Language used as a tool to build up will be encouraging, respectful, accepting and understanding. Seeing the glass half full rather than half empty. If you haven’t something good to say, you will keep quiet. Praise will be given where it is deserved, a word of thanks or appreciation offered. Jokes and stories will be inoffensive.
Used as a weapon words can be lethal, particularly when uttered by those who are not aware of their power to destroy. Crude jokes and insinuating remarks in mixed company are insulting and embarrassing for many people. Some of the common language used around sex and sexuality is demeaning and disrespectful to both sexes. Exclusive language in the liturgy is hurtful to women and an attitude of exclusiveness is hurtful to both men and women.
Sayings such as ‘You can’t teach an old dog new tricks’ are quite disempowering for many people. These words have no place in our present climate of lifelong learning. Words of encouragement and support would be more appropriate. It may be that older people differ from the young in the methods by which they learn, absorbing the material by filtering it through their lifes experience but, the day they stop learning is the day they stop living. I recently heard a homily in which clergy, religious sisters and brothers, nuns, monks and friars were lauded for their life of service to God. Lay people were not included. Single men and women who devote themselves to witnessing to Christ in the world were not included. Married couples, who not only witness to Christ in the world but go through the pain and suffering of co-creating with God, in giving birth to and raising the next generation of humans, were not included. The young people who give so generously of their time and energy to voluntary projects, were not included. The lay parents, teachers and missioners who pass on the faith at home and abroad, were not included. That priests exclusive language hurt me deeply. Still, maybe it was just an oversight on his part!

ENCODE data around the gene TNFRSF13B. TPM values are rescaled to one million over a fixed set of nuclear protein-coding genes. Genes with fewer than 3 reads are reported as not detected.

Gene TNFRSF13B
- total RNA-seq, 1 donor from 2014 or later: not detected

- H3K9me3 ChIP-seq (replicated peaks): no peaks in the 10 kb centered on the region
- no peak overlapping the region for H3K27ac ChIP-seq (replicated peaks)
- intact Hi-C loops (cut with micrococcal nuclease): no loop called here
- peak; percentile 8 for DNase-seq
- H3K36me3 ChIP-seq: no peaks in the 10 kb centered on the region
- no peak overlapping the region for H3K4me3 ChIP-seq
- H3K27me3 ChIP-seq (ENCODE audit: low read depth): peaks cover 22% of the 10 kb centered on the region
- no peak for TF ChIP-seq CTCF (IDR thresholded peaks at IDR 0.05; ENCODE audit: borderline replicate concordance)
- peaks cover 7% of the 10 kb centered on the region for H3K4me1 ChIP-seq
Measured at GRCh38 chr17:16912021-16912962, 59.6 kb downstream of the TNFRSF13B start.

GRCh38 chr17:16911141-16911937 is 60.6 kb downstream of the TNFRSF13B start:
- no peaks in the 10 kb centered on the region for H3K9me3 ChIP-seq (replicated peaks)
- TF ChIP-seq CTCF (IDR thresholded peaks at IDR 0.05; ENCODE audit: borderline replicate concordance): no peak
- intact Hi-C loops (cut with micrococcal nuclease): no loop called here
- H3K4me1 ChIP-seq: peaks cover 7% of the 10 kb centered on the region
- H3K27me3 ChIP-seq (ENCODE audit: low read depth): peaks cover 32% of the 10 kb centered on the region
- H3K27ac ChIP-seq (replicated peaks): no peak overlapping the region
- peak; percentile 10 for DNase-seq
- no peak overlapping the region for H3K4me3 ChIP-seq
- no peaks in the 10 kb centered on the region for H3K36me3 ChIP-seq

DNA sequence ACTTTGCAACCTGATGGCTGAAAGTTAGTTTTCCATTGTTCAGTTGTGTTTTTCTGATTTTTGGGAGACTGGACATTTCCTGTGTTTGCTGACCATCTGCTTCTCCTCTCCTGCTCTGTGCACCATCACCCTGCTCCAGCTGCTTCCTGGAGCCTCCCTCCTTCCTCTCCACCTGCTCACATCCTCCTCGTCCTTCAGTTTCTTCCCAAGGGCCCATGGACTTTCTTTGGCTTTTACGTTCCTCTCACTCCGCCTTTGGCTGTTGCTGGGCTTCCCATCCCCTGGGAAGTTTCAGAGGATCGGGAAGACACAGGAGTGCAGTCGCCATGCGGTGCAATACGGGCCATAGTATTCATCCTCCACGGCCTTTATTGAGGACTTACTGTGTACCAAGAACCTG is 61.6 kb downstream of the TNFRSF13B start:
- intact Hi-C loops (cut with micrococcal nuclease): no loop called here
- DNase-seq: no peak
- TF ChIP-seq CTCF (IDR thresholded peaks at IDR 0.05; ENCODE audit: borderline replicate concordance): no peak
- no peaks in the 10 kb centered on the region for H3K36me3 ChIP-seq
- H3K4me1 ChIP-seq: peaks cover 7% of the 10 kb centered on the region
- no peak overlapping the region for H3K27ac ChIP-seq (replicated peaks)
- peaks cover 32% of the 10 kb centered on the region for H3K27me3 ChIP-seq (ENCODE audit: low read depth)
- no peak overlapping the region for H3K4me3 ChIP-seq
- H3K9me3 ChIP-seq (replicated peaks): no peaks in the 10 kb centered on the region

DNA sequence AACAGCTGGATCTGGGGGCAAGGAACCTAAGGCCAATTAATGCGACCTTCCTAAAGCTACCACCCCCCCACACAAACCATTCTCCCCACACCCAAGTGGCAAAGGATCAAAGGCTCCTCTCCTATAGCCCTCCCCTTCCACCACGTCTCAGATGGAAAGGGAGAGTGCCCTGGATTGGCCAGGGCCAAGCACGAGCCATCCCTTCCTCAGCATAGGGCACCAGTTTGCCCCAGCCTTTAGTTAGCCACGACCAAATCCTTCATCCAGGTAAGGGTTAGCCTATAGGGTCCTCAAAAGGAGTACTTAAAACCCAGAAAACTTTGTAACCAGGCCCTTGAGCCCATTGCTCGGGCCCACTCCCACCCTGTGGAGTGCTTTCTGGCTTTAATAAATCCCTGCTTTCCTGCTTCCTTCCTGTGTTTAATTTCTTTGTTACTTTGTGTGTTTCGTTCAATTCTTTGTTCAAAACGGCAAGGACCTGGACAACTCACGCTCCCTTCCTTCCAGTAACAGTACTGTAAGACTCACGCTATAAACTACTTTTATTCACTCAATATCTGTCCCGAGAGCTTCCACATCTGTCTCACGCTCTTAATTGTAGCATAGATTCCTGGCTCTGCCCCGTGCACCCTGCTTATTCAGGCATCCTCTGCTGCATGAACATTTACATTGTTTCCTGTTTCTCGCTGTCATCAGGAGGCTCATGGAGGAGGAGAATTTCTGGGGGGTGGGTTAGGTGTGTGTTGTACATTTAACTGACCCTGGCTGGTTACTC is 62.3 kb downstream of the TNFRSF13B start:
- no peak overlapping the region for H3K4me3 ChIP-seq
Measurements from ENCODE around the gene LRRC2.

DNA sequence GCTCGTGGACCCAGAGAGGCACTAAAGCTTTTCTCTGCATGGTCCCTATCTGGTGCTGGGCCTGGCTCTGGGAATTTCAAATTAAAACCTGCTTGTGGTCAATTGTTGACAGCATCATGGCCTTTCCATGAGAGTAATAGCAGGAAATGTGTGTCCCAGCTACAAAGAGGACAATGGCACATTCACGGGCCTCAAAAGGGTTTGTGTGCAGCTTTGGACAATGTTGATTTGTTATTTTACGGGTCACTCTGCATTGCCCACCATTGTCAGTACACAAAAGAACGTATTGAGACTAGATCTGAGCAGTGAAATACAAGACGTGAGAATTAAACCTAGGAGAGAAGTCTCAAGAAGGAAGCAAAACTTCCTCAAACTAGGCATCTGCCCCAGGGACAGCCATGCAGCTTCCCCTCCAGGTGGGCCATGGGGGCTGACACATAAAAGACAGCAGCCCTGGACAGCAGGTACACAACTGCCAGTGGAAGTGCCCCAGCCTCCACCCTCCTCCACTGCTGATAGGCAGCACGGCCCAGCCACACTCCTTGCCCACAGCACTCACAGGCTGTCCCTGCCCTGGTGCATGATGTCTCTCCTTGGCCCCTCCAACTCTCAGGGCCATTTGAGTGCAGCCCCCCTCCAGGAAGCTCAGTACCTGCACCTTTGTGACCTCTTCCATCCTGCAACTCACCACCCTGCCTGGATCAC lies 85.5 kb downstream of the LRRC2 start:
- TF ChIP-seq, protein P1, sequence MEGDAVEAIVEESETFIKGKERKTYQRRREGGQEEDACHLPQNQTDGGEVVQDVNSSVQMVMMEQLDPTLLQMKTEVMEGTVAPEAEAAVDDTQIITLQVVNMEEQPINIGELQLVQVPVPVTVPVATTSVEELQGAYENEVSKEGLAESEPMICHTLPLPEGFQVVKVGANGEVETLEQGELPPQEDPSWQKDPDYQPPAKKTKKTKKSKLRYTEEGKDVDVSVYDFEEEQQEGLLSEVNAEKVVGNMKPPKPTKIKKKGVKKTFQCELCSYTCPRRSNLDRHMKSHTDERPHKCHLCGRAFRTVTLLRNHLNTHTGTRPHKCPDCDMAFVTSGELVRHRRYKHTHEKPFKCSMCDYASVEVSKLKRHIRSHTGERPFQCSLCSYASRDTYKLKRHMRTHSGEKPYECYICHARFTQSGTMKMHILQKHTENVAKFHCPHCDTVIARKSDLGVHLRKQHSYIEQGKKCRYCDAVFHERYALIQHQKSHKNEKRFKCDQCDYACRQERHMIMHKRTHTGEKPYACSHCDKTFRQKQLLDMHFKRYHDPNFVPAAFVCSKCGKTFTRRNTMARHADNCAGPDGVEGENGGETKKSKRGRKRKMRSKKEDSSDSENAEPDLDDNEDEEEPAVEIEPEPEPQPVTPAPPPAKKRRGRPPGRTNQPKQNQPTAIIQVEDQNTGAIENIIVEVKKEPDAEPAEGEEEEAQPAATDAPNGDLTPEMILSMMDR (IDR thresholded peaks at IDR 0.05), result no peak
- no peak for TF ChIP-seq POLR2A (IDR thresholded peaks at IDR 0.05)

How wonderful it would be if words and language were recognised and used as gift. Words used to gently comfort the distressed, give solace to the sick, express joy and love, to admonish the wayward and to give encouragement to all.
When we use words and language positively we uplift not only the listener but ourselves also. Notice how when we have a sunny day and you say to someone “Isn’t the weather great!” you will almost always get a pesimistic response, “Ah! but it said on the news that we’ll have rain tomorrow”. When we compliment one another , “That’s a lovely shirt, the colour suits you” Instead of a response such as “Thanks, I like it too!” You are more likely to hear “Oh! that! Sure I have that for ages.”
We must try to be as careful about what we say as we are about what we write down. Omar Khayyam (A Persian poet and tent maker. Died 1123) wrote: “The Moving Finger writes; and, having writ, Moves on: nor all your Piety nor Wit Shall lure it back to cancel half a Line, Nor all your Tears wash out a Word of it.”
Anne Marie Lee Poem by Anna Lee
-- Anonymous, February 24, 2002